In this respect, the formation of tornadoes may be similar to the genesis of cancer in the human body. In decades of studies, oncologists have identified a raft of cancer-causing genes, chemicals and environmental exposures that spur cells to propagate out of control in the body. Individually, a single mutation or exposure may not be influential enough to cause disease, but when many of them occur simultaneously, through a combination of bad luck and large numbers, they produce a biological “perfect storm” for cancer. Similarly, simulations based on real-world tornado data suggest that these meteorological storms require unlikely but not impossible combinations of wind shear, moisture, instability and other factors, in just the right order, to form.
Danger at the boundary
Wurman is one of the pioneers at getting this real-world data. Back in 1994 he designed a Doppler radar instrument that can quickly collect information about wind speed and direction. Such devices can be mounted on trucks and driven to storm sites; with their enormous antenna dishes, these “Doppler on Wheels” units, or DOWs, look like they could be listening for aliens as they race around Tornado Alley. Other specialized tools have also been tried. In the 1980s US government scientists developed a package of instruments to measure wind speed, pressure and humidity that could fit in an aluminium barrel and be placed in the path of a tornado. That device – named TOTO after Dorothy’s dog in The Wizard of Oz – never made it into an actual twister, but in 2003 meteorologist Tim Samaras successfully used small, rugged devices with barometers built in to measure the intense pressure drop inside an active tornado. Other researchers have launched weather balloons outfitted with anemometers into supercells and used lightning arrays to search for connections between flashes of light and tornado intensity.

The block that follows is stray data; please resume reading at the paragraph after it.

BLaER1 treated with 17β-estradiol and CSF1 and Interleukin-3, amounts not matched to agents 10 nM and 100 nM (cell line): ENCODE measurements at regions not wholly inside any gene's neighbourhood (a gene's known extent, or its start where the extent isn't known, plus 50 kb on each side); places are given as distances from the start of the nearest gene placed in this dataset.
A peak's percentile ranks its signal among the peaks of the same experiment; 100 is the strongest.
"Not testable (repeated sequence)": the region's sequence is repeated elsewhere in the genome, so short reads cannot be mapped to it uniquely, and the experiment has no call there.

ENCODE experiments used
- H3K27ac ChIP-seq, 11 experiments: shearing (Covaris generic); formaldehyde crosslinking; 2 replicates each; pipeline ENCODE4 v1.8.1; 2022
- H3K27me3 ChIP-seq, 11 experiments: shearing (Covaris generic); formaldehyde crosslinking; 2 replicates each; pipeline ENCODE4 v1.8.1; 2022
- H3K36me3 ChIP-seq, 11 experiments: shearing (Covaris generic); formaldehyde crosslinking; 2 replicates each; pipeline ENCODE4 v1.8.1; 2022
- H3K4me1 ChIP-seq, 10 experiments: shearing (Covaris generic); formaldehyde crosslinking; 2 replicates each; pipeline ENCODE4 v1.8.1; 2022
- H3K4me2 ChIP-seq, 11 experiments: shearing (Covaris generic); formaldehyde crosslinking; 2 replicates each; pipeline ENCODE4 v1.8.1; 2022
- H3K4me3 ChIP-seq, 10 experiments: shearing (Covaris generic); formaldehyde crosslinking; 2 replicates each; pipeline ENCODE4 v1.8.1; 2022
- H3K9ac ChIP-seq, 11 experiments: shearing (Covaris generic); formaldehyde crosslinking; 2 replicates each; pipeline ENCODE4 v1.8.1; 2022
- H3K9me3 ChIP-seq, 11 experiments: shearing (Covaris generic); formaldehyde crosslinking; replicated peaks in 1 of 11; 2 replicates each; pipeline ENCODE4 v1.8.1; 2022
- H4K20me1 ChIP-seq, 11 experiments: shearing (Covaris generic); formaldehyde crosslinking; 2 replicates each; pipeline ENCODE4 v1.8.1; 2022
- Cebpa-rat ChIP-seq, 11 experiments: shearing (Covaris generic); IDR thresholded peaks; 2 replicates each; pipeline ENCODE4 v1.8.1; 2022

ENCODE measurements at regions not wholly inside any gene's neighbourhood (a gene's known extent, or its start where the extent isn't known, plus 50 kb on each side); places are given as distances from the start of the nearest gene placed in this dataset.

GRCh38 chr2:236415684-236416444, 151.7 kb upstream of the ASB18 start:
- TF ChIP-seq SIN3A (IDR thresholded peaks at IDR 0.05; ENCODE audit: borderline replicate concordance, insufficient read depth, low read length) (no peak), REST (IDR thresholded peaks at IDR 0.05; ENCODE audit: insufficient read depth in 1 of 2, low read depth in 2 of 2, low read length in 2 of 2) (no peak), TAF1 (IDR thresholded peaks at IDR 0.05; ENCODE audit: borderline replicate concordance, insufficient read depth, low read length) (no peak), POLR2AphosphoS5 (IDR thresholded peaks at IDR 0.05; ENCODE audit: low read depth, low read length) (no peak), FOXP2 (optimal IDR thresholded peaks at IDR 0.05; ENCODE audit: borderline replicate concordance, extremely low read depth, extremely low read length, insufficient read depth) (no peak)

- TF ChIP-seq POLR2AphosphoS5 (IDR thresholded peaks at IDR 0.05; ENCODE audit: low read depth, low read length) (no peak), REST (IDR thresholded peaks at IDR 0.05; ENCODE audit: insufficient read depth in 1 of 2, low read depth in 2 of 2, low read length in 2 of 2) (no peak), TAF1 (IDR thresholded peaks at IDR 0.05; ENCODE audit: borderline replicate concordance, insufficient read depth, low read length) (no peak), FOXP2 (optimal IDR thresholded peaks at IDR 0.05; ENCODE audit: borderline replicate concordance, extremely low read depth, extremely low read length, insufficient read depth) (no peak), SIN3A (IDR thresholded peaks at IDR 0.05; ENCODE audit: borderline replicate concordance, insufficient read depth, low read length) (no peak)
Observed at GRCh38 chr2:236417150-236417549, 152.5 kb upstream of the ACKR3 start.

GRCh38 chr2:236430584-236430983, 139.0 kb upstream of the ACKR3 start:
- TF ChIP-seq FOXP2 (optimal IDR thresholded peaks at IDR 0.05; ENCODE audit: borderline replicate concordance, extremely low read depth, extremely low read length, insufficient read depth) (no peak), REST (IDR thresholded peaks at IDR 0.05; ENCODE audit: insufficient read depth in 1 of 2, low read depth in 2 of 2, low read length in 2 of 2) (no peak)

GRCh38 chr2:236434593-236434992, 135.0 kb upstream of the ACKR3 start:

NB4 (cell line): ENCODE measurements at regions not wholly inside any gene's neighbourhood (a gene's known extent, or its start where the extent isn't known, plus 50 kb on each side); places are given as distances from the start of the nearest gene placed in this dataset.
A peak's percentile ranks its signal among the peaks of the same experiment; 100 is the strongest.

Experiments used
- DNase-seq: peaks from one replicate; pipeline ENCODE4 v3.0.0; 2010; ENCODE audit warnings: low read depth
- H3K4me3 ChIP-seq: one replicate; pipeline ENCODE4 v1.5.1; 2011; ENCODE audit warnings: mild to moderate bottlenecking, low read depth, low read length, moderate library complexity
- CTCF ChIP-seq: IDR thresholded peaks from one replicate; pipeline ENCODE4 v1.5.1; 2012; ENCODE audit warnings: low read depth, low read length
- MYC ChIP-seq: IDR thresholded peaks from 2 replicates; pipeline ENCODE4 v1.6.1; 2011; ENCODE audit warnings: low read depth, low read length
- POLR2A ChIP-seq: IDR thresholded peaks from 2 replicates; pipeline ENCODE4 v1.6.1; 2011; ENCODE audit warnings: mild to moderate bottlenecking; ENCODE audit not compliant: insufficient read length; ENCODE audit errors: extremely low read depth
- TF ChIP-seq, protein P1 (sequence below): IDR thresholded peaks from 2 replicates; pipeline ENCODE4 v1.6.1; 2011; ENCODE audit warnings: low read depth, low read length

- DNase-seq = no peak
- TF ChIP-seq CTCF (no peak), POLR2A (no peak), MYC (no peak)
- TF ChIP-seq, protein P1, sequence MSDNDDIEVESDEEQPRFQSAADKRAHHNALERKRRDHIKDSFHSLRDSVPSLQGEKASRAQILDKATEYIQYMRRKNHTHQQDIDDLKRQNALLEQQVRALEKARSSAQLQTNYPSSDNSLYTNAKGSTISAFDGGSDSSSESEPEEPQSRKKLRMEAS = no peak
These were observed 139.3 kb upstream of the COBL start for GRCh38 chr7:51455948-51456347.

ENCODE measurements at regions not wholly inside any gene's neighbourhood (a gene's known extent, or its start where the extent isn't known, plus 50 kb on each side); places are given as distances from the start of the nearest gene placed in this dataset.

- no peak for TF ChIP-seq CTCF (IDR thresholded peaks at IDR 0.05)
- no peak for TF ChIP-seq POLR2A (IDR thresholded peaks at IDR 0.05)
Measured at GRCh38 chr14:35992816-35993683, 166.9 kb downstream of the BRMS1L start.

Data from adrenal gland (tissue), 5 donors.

Perhaps the most important real-world measurements focus on the winds that whip around closest to the ground, where conditions are most likely to be hazardous to people and buildings. Atmospheric scientists call this the tornado boundary layer, and because of the violence of the winds, it is notoriously difficult to study. But after the Russell tornado battered his truck and equipment, Wurman realized that there was a silver lining: the DOW on the damaged truck had continued to scan the entire tornado every seven seconds at different heights above the ground before it was knocked offline. Those measurements provided unprecedented data on near-ground wind conditions.